Brain visualization in Neuroeconomics course

Scott Huettel, Associate Professor of Psychiatry, Co-Director, Center for Neuroeconomic Studies, School of Medicine
Michael Platt, Associate Professor of Neurobiology, Co-Director, Center for Neuroeconomic Studies, School of Medicine

Project descriptionbrain

The course NEUROBIO95FCS.01 covered the structural and functional organization of the brain, strengths and limitations of techniques in neuroscience, how concepts from economics are being introduced into neuroscience, and how results from neuroscience are changing economics models. Neuroanatomy was taught using a novel approach. First, instructors lectured using two-dimensional graphics. Then, students manipulated brain models in small-group workshops. Finally, the students were led on a “guided tour” of neuroanatomy, in a three-dimensional (virtual) brain models within the Duke immersive visualization environment (DIVE). Students walked through realistic, high-resolution brains with their instructor. This allowed them to learn how different brain parts are organized spatially. They later returned to the DIVE to practice in small groups without their instructor.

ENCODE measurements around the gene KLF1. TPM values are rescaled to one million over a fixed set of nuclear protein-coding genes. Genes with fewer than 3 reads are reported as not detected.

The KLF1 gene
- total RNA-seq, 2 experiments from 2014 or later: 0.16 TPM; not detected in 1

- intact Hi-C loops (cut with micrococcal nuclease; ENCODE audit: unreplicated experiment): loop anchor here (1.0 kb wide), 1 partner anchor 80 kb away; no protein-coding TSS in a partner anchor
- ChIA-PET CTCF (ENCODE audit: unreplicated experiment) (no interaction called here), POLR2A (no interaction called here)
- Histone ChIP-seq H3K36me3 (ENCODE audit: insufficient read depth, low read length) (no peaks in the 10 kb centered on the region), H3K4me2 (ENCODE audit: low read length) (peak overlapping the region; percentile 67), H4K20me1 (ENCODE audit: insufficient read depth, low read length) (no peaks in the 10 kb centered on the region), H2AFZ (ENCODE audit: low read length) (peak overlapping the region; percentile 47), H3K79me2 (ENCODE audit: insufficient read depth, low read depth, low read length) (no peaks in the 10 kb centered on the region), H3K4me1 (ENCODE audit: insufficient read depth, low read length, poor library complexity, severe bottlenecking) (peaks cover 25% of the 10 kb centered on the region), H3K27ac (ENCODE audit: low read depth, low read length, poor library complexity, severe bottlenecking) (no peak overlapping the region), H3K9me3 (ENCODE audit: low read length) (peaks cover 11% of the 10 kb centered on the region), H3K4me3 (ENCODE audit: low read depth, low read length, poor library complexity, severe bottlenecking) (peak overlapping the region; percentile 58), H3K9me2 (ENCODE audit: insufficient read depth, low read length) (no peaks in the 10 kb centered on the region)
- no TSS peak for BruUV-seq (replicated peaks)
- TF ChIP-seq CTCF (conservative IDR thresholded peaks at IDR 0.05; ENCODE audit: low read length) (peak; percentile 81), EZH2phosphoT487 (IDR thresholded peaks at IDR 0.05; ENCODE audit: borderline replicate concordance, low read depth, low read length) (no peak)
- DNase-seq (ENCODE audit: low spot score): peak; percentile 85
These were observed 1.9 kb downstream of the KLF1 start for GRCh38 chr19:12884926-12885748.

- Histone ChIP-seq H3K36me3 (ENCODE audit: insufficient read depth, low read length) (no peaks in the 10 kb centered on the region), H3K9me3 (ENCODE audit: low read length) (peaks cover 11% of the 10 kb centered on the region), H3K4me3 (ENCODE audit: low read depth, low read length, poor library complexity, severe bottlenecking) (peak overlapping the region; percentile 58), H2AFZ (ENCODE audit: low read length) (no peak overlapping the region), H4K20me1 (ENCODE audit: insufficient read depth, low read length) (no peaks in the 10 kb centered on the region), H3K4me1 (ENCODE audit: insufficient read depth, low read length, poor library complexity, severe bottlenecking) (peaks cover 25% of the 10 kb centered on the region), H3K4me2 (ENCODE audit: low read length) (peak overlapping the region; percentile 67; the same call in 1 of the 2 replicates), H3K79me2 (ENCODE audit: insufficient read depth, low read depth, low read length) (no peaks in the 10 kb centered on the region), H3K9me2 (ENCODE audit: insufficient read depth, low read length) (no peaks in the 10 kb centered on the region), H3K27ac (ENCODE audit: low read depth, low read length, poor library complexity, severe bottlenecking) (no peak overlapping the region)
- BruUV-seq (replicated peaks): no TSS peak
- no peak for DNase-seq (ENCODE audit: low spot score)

We know that students did learn the required neuroanatomy because of their exceptional performance on their mid-term neuroanatomy exam. Our students all completed practical exams in the DIVE, and both instructors were impressed with their facility with the neuroanatomy. We also gave a very challenging, graduate-level written examination. With only 2-3 exceptions in a class of 16, the students’ performance was outstanding. Their knowledge of neuroanatomy – as estimated from the performance on the test – was roughly equivalent to that of graduate students in the cognitive neuroscience program.

This project was presented at the 2007 Center for Instructional Technology Showcase on “Helping Students Visualize Science in Three Dimensions Using Virtual Reality

Project start date: May 26, 2006
Funding awarded: $5,000